I found interesting that a lot of the practices mentioned in the book are probably day to day patterns that we practice involuntarily. Some patterns are surprisingly new and offer a good way to cope with the workflow of continuous learning. The comparison with medieval ways of artisanship in which the learning takes a practicum meaning and the theoretical is stripped out in favor of physical interaction which is very interesting. I am an enthusiast of the theoretical realm, but I must agree that expertise which people wrongly associate with the illusion of talent only comes with continuous long-term repetitions of small actions on limited theoretical content.
The book showed me that there is more than one way to navigate through a lifelong learning journey. It is comforting to know that in the Software Development work environment the continuous improvement presented by the authors is not only present but encouraged. The idea of sharing these patterns and improving on them is very open source like. It shows the developer understanding of the need for each other and that there is no downside to help the general improvement of the community.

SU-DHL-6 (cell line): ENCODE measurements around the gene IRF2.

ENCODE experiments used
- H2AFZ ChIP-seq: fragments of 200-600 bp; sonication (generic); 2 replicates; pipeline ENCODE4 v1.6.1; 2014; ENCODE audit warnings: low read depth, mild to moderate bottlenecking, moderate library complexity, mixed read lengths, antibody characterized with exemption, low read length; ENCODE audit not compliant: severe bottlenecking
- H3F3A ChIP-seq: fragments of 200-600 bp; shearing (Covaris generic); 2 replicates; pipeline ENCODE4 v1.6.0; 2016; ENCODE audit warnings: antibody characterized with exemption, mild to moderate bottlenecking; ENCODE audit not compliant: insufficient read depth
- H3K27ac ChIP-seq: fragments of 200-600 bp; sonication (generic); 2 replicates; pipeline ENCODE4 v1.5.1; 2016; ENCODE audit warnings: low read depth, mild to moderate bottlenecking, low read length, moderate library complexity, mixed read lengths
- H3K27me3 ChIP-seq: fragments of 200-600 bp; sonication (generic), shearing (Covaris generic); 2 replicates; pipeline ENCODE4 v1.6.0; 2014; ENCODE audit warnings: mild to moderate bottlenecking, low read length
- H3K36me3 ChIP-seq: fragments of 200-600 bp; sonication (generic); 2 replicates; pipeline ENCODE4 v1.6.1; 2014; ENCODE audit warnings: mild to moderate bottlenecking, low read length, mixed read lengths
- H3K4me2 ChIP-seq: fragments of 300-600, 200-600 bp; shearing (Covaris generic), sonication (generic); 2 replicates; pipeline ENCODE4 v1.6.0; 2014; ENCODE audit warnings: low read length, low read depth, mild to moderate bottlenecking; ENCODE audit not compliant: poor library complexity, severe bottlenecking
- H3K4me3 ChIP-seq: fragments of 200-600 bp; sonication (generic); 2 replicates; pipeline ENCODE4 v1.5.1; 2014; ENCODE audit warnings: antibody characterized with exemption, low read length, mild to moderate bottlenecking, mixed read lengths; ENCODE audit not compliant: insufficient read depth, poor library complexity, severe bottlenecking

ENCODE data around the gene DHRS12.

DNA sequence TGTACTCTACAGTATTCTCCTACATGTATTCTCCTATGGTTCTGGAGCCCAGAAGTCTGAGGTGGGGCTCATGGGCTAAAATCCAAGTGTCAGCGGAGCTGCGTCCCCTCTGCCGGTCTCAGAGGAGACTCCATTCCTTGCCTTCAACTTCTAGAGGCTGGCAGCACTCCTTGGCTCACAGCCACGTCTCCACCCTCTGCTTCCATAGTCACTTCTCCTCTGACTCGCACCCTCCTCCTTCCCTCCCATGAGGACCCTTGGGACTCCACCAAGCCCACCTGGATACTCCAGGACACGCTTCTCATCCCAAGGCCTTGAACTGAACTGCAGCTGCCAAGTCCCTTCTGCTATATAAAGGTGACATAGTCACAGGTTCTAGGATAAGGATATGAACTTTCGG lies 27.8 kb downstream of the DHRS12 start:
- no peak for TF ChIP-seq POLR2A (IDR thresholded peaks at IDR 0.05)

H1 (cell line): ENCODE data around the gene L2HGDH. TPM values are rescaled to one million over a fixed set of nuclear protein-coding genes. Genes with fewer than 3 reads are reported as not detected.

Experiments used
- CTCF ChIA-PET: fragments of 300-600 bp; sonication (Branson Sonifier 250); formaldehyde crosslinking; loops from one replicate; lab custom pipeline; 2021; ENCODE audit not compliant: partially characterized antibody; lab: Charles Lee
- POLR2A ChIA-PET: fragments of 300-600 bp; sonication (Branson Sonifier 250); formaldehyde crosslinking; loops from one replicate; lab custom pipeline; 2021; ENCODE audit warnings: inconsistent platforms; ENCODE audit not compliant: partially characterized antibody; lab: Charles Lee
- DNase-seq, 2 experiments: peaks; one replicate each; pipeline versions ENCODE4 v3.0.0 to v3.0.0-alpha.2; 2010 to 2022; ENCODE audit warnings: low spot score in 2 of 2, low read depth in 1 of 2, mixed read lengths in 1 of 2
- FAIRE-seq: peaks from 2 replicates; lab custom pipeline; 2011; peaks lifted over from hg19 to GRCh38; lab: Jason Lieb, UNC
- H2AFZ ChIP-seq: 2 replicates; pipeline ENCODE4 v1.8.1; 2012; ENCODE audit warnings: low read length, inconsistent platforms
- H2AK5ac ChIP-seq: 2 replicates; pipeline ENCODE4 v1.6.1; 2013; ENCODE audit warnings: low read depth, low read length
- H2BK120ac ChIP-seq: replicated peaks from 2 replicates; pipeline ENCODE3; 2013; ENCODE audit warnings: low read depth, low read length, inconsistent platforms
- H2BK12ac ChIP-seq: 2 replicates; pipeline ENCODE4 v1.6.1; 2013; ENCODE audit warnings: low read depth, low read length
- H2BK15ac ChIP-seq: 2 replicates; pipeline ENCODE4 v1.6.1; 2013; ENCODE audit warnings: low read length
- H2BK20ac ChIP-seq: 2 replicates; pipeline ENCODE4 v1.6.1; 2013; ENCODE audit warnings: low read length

The chapter that talks about perpetual learning is enlightening. It absolutely homes in on the greatest obstacle to learning which is distraction. I agree to it but have my reservations because it also mentions that if you love learning you get over these distractions. What I think is truer is that focus is also the most important skill to be practiced. It involves more than a set of actions and habits; it also involves chemical reactions and sensorial exposure as well as countless parameters out of our control. I confess that as I navigate through my undergrad incursion, I came across supplements to improve focus and used them even if just for placebo effect. I have set controls such as continuous study times, set brakes, meditating 20 minutes for every hour, sleeping a minimum of 8 hours, balancing topics by due date and importance, not consuming alcohol even in social events, ignoring people and everything that is not study. Which is why I have a pile of mail and bills after every semester. But even after all the controls I still must continuously adjust and adapt to optimize focus. Without focus there can be no real learning.